| Kenneth Clarke, Conservative Chancellor in International Currency Review Vol 23 No 4 1996
“I look forward to the day when the Westminster Parliament is just a council chamber in Europe”
Claud Cheysson, former French Foreign Minister and member of the European Commission:
“The Europe of Maastricht could only have been created in the absence of democracy”
Klaus Kinkel, German Foreign Minister
“Politicians should have the courage to take decisions….against the will of the people”
Raymonde Barre, French Prime Minister and Commissioner
“I have never understood why public opinion about European ideas should be taken into account”
Costas Verras, President of the Brussels Association of Journalists
“The Commission acts like a military junta”
M. Willy de Clerq, MEP
“EC Governments should not try to explain the Maastricht Treaty. It is unexplainable. Treaty decisions are far too removed from daily life for people to understand”
Edwina Currie MP Conservative Cabinet Minister, and other roles.
“In a parliamentary democracy, MPs are elected to make decisions, and should be left to it”
“There are some who fear that, in going into Europe, we in some way will sacrifice independence and democracy…..These fears I need hardly add are completely unjustified”
Francis Maude and Douglas Hurd, Conservative Ministers
breached their Privy Councillors Oath by signature of the Maastricht Treaty. Dame Barbara Mills considered charges of treason brought against them as sound in law and submitted them to the Attorney General who, having committed the same offences, did nothing. Douglas Hurd admitted that he had not read the Treaty when he signed it.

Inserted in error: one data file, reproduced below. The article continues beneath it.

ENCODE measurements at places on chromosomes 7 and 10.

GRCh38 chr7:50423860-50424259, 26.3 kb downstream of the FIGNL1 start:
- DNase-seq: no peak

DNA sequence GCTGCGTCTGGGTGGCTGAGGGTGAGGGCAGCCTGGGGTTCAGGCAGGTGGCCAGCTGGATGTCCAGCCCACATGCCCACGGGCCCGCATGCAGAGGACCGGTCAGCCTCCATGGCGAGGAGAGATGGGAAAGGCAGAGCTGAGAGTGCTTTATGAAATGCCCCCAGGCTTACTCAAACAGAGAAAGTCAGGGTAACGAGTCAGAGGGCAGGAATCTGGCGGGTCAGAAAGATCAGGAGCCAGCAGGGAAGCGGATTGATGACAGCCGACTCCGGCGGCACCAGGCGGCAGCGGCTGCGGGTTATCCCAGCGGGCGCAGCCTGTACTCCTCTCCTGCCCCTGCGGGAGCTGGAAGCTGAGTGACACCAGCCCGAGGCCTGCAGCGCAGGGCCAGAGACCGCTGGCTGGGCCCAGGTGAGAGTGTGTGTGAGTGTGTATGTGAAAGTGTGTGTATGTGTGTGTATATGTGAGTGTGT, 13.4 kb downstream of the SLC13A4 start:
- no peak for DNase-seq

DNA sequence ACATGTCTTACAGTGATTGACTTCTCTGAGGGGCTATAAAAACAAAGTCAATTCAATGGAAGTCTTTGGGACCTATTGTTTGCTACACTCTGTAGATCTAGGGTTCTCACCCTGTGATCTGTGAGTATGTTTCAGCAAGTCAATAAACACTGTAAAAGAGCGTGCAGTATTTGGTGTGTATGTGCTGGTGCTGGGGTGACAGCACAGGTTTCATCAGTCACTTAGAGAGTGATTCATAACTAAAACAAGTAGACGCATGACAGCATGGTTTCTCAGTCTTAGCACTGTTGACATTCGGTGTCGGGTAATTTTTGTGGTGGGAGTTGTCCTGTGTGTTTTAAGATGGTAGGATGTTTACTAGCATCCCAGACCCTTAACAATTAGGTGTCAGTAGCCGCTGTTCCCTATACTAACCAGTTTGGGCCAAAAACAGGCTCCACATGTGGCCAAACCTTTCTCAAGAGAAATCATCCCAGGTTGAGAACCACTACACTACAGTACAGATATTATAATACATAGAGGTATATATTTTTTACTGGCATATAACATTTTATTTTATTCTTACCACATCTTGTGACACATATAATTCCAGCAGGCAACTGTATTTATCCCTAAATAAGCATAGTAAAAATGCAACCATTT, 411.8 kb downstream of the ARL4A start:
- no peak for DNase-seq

Tristram Garel-Jones Conservative Foreign Office Minister -considered that it would be “presumptious” to publish the Maastricht Treaty, or let MPs see it, until every country had signed it. The British people were not to be allowed to know what was in the Treaty until after ratification. The first sight that MPs and the public had of it was when it was leaked on to the internet.
John Major Prime Minister
“We have reduced the cost of new regulations almost to nothing” The British Retail Consortium estimated the cost for shops alone of the regulations he was talking about would be �758 million
Michael Heseltine Conservative Minister in response to protests about EU regulations John Major had Heseltine introduce a deregulation bill. In the last stages of passage through the House of Commons a junior minister admitted that all regulation from Brussels had been excluded from it. Between 1992, when the bill was introduced, and 1995 Whitehall poured out more than 13000 regulations, more than any previous 4-year period.
House of Commons
In 1990 passed a resolution that no Minister of the Crown” should give agreement to EEC legislation until the Select Committee had examined it. This resolution was ignored.
John Major Prime Minister
Upon complaints about the Maastricht Treaty John Major protested that he had given his word to our partners and he knew that the British people would not want him to break it. He did not mention that the British people had not authorised him to give it.
Sir James Goldsmith
“Let the people decide”
By: David Noakes 01326 316298 ; 07974 437 097.